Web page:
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If you enjoy my blog and would like to contact me, you may reach me at this email:

Some of my stories are published in:
A Cup of Comfort Devotional for Mothers and Daughters (Adams Media, 2009)
Chicken Soup: What I Learned from the Dog (2009)
Love is a Flame (Bethany House, 2010)
Extraordinary answers to Prayer (Guideposts, 2010)
Love is a Verb (Bethany House, 2011)
Big Dreams from Small Spaces (Group Publishing, 2012)

Thursday, September 2, 2010

I'm as Dumb as an Elk!

The season of the elk rut is nearly upon us again. Each fall the elk descend from the high country and invade Estes Park's town square and neighborhoods to begin their annual love fest.
The bulls become so love-smitten that any large object in someone's backyard seems to become a competitor.

While the younger bulls --who have no hope of any real success with the cows --parry, tilt and spar with each other, the older bulls have serious work to do.

Sometimes a bull will bring his harem of forty to fifty cows through our yard and watch them possessively while they graze on dried grasses and shrubs.

One fall I watched out the window at a bull in our neighbor's backyard. He narrowed his eyes and lowered his antlers at a swing set, swaying gently in the autumn breeze. Pawing the ground, the bull snorted, then charged the swing.

Then something terrible happened. The poor dumb animal got his huge rack of antlers tangled in the chains of the swing. I could see the white around each iris as his eye's grew wide in panic. He bucked and pulled frantically. He lost his balance and crashed onto his side. Then his antlers slid free and he climbed back onto his feet. Shaking his big, furry neck --and still eying the swingset with suspicion -- he trotted off to be nearer his cows.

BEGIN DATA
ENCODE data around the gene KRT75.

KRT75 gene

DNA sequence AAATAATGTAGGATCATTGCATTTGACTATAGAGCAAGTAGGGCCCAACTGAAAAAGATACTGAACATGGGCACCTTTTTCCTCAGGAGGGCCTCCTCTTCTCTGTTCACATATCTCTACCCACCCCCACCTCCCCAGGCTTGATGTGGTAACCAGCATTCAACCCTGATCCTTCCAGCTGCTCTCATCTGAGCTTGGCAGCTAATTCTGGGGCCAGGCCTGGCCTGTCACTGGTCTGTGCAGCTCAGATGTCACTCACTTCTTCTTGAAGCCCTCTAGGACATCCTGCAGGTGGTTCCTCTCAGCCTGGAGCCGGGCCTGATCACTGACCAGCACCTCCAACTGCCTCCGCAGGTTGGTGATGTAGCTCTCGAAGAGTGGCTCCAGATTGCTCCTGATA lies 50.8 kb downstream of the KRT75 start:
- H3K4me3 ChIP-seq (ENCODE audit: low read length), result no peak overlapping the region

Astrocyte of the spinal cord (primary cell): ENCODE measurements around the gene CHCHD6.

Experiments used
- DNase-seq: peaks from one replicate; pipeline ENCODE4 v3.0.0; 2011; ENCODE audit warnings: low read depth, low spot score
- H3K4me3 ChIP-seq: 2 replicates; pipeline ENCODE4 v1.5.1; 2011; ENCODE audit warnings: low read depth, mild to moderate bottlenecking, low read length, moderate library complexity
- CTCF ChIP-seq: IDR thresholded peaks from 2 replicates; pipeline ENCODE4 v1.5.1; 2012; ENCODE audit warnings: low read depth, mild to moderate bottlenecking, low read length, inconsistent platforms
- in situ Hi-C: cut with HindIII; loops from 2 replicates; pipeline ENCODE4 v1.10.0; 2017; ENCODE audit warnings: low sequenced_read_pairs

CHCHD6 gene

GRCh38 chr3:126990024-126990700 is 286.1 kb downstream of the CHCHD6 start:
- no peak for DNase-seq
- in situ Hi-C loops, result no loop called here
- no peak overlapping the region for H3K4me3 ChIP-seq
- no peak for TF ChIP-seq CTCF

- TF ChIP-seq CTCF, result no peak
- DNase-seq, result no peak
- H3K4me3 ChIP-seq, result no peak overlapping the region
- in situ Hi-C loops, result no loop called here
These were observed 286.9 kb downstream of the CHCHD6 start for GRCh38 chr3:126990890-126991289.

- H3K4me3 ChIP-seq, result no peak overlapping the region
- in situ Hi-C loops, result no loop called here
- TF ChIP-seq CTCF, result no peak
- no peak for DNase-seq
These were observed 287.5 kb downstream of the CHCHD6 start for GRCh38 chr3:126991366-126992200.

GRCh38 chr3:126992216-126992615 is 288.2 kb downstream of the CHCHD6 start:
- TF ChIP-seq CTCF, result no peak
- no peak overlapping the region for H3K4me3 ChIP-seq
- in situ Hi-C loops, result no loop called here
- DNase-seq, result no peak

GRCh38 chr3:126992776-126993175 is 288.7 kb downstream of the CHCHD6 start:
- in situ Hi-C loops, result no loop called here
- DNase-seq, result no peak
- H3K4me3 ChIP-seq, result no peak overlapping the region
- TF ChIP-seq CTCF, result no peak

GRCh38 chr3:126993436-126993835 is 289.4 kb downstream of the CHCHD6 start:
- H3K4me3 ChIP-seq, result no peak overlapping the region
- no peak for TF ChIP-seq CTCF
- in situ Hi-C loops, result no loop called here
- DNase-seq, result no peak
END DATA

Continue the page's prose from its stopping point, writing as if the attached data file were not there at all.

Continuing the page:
As he cantered away I imagined the bull was thinking something like this: "Man, that was one big, dangerous dude! I think I'll take my cows and skedaddle to a safer pasture."

That poor, dumb animal almost got himself killed because he didn't recognize that the swingset wasn't his real enemy. Where was the real enemy? Lurking somewhere nearby. . . behind a neighbor's garage, or up the hill fifty or sixty yards, eying the heard of cows with greedy eyes.
That's who the feckless bull elk should have been looking out for.
Not a swingset!
Poor, dumb beast. How could he be so stupid. Can't he see that a swingset doesn't look remotely like another bull elk?
But, you know? I'm just as dumb as a bull elk at times. I get angry or annoyed at people or situations, sometimes thinking that they are my enemy:
  • that blasted politician who thinks abortion is justified,
  • that neighbor who uses the Lord's name in vain every chance he gets,
  • the school board that voted a god-denying, history-re-written textbook into the school district for the proper education of our naive youth.

If only I have eyes to see reality, I'll recognize that these people (for whom Christ died) are not my enemy. The real enemy is lurking around my neighbor's garage, or fifty or sixty yards uphill, watching our souls with greedy eyes.

God grant me discernment. God grant me love.

"For our struggle is not against flesh and blood, but against the rulers, against the authorities, against the powers of this dark world and against the spiritual forces of evil in the heavenly realms." Ephesians 6:12

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